It gives me no satisfaction to say, that I do not use the word "dream" here, in a positive sense.
Gentlemen, perhaps, after 20 years of trying, its time to forsake all hope in the repair of the original design.

Having said all that, LinusHofmann, I honestly hope that you prove me wrong. Best of luck :yeah:
Haha sounds like you've lost hope after all these years. :)
I certainly hope I can convince you, I wasn't convinced it was possible myself until very very recently! Like last friday! :rollseyes:




Quote
Like
Share

cell
Newbie
cell
Newbie
Joined: February 6th, 2016, 6:13 pm

February 18th, 2016, 9:52 pm #14

bluedogrulez wrote:@Cell: I get where you are coming from. You can't go all steel because them the optical wheel would not work, and as long as plastic is in the mix, it will wear.

But consider this:
--Steel Stick: Major improvement
--Steel bowl: Major improvement
--New X, Y Axis pieces from Kitch-Bent or really, really good ones harvested from existing sticks
--Ceramic grease use from Day 1.

I think that is a winning formula.
And theres the rub. Plastic, always at some link in the chain. The optical registration precludes metal X, Y Axis gears.
The grooves, in the plastic bowl where the gears rest, also wear.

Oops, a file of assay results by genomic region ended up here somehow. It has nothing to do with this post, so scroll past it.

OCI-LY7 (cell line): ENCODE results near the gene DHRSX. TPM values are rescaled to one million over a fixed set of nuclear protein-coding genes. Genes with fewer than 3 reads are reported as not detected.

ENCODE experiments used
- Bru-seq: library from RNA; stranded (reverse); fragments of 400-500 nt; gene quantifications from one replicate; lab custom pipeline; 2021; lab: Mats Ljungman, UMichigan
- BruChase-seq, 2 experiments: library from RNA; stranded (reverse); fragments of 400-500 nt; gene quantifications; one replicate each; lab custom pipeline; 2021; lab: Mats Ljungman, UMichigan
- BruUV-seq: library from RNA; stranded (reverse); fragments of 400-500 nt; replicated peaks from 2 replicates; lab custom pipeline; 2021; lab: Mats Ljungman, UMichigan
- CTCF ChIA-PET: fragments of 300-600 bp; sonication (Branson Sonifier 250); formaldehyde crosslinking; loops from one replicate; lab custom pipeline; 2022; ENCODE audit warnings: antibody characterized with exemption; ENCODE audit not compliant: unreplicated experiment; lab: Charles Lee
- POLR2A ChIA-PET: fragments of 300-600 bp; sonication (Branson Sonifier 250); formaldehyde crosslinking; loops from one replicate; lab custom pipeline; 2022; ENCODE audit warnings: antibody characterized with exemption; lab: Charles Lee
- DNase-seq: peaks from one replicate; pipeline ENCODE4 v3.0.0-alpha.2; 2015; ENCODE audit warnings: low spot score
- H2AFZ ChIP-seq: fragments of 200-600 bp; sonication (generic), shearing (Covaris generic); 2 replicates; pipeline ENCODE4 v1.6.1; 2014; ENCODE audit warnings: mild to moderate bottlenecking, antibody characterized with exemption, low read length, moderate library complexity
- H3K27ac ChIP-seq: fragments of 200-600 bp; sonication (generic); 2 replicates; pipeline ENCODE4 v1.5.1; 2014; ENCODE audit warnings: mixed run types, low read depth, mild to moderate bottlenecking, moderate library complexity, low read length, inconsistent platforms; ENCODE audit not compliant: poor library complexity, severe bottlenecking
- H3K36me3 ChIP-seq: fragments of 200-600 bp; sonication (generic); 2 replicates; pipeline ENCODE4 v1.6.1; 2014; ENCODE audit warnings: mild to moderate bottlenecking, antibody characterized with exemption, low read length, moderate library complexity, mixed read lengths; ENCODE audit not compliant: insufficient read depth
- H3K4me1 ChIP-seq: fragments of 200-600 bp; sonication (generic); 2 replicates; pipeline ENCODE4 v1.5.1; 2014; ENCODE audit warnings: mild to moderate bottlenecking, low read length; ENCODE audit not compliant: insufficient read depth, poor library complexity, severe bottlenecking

I would certainly concede that this refurb could be part of a winning formula (the metal bowl has been on the modders wish-list for a long time)

The question remains for me: rebuild a structure on a bad foundation, that caused the structures collapse? Or, start with a new foundation.


Man, I really feel like im killing the happy buzz in this thread :bullet:
This is LinusHofmann's hard work, so im going to :pottymouth:-up, sit back and and remain hopeful like every one else :mario:




Quote
Like
Share

bluedogrulez
Guardian
Joined: March 8th, 2010, 9:20 pm

February 18th, 2016, 9:53 pm #15

That deadzone tolerance test picture is impressive. Love to know about your refurb process sometime. I've seen quite a few wacky ones of the years (crazy glue and paper strips :facepalm: ), but it sounds like you have a way to resurface the axis pieces.
Switch Friend Code: SW-0786-9287-1202 (bluedogBDR)